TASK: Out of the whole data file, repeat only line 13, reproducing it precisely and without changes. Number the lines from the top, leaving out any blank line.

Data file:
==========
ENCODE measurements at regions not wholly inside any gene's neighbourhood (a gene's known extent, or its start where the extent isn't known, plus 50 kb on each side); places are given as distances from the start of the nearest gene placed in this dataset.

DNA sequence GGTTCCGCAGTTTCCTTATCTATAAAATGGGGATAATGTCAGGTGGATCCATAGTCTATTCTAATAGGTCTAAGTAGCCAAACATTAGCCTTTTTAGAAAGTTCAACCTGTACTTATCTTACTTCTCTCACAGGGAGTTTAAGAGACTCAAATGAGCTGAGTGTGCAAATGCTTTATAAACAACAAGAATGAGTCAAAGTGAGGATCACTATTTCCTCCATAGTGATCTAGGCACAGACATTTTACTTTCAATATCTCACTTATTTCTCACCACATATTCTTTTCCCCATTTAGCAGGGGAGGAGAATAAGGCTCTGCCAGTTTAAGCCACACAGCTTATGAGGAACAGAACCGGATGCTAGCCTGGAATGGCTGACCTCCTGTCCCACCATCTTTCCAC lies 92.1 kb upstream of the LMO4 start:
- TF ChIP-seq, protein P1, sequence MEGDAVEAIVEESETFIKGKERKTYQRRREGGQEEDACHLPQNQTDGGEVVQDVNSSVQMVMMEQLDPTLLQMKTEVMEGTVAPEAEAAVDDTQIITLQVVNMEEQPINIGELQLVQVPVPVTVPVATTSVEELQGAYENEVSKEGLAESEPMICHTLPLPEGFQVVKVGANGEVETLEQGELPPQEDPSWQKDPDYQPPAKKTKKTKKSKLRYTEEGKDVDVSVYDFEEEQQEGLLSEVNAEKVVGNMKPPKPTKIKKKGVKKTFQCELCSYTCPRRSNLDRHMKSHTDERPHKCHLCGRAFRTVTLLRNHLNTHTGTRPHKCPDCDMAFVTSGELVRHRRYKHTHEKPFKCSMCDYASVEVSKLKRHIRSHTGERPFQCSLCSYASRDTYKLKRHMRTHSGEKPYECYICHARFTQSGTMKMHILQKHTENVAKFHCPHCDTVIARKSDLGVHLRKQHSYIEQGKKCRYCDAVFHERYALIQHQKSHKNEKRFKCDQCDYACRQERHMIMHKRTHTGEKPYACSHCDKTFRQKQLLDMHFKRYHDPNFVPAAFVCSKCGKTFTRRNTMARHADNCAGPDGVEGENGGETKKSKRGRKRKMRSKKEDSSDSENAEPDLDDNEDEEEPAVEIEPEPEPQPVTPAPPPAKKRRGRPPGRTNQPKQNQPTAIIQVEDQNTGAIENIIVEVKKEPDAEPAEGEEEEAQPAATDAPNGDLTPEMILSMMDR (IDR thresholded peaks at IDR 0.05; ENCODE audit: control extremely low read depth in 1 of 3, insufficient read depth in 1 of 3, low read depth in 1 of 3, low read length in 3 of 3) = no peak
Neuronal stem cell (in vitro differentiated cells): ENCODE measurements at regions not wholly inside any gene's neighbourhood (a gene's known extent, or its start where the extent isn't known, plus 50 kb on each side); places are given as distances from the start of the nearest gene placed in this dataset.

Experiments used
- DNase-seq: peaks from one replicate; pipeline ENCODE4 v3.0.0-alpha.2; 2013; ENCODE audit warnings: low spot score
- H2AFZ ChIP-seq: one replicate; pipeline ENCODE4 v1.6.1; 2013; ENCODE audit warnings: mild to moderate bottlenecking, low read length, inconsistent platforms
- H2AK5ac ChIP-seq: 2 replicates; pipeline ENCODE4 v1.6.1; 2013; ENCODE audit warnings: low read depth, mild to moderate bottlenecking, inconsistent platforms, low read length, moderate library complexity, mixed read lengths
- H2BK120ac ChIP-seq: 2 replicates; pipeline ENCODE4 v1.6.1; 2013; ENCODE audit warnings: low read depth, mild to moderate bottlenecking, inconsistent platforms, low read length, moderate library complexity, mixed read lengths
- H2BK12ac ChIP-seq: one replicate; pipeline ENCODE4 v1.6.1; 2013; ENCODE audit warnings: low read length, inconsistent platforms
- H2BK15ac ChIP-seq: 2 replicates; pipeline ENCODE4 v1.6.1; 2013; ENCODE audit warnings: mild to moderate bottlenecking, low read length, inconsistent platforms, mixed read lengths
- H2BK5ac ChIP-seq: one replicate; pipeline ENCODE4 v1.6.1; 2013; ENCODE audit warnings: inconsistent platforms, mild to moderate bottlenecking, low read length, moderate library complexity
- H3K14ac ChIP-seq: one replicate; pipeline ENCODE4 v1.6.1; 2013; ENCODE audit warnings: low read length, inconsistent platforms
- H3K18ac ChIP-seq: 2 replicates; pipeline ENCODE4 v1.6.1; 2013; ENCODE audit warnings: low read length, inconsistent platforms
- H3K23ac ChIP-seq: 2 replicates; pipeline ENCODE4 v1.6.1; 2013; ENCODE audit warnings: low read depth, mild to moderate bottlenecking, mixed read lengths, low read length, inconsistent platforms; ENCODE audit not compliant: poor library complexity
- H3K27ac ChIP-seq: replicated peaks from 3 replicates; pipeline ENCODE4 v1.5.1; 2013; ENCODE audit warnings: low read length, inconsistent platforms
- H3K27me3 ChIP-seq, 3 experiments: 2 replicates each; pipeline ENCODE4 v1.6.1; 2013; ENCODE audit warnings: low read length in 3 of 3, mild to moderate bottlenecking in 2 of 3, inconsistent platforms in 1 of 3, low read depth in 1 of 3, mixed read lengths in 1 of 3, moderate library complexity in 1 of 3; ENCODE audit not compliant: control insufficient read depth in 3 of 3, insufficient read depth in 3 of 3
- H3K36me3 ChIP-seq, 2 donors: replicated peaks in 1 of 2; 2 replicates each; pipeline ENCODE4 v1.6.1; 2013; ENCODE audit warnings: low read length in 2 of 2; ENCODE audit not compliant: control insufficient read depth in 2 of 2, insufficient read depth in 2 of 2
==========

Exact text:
- H3K14ac ChIP-seq: one replicate; pipeline ENCODE4 v1.6.1; 2013; ENCODE audit warnings: low read length, inconsistent platforms